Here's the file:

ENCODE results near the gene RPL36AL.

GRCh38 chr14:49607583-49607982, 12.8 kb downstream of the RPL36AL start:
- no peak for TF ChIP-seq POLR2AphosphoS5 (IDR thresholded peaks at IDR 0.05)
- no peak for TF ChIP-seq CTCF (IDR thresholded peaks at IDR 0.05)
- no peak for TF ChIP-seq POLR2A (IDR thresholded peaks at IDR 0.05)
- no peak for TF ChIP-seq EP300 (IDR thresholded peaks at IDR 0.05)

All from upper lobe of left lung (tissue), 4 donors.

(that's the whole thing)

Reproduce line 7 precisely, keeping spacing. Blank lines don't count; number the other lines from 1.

All from upper lobe of left lung (tissue), 4 donors.